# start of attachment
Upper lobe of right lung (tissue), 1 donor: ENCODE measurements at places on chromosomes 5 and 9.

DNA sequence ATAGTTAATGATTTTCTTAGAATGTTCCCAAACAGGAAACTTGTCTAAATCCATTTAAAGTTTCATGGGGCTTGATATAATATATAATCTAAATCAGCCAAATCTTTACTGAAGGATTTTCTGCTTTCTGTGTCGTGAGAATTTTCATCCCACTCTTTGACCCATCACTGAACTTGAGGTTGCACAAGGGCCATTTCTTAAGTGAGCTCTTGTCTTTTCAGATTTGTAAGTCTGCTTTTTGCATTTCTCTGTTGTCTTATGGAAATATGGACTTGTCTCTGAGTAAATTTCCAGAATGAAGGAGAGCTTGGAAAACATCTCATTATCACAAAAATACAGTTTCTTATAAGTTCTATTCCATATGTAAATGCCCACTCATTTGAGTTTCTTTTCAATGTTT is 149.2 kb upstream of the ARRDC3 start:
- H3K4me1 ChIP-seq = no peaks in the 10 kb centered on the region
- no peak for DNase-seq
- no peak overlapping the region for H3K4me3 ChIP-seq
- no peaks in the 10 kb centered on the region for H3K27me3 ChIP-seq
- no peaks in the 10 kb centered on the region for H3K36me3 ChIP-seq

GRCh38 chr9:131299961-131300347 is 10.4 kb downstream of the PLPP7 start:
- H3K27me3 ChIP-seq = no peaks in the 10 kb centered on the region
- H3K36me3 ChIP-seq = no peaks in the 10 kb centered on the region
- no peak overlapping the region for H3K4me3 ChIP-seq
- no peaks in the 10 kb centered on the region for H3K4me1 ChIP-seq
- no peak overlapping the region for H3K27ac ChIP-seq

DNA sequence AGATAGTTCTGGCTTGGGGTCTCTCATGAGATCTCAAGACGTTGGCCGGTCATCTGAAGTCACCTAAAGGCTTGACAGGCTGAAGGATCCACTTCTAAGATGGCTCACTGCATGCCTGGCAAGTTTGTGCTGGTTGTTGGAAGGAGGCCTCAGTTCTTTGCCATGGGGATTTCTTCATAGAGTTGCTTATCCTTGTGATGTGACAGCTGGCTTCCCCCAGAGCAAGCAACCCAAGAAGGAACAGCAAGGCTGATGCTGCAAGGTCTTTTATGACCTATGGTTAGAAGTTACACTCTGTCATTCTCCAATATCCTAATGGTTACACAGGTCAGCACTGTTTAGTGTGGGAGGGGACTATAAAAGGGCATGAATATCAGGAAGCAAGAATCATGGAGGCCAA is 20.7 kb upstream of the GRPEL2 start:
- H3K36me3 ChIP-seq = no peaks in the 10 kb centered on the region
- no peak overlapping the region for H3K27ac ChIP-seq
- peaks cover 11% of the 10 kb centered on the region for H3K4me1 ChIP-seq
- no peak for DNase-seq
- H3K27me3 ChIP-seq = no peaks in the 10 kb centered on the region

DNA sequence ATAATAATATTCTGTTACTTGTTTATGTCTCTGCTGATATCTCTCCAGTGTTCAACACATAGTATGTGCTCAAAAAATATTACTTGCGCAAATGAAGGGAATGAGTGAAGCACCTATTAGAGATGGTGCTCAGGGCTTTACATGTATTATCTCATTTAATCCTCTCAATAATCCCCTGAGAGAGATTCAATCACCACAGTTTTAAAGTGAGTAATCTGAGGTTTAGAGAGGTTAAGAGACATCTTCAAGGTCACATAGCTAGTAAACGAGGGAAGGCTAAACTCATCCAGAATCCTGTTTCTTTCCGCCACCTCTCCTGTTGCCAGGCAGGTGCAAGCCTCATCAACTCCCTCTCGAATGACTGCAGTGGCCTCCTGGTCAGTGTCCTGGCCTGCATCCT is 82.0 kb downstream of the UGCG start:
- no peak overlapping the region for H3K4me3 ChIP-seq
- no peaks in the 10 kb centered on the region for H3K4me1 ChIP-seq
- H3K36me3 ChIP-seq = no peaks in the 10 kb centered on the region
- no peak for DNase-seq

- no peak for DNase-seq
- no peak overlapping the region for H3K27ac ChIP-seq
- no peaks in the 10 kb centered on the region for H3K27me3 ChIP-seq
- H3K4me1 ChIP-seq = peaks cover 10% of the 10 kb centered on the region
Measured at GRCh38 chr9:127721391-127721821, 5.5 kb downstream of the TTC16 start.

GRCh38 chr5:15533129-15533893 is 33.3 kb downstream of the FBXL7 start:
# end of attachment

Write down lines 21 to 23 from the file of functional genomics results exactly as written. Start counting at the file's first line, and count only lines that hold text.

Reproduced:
- no peak overlapping the region for H3K4me3 ChIP-seq
- no peaks in the 10 kb centered on the region for H3K4me1 ChIP-seq
- H3K36me3 ChIP-seq = no peaks in the 10 kb centered on the region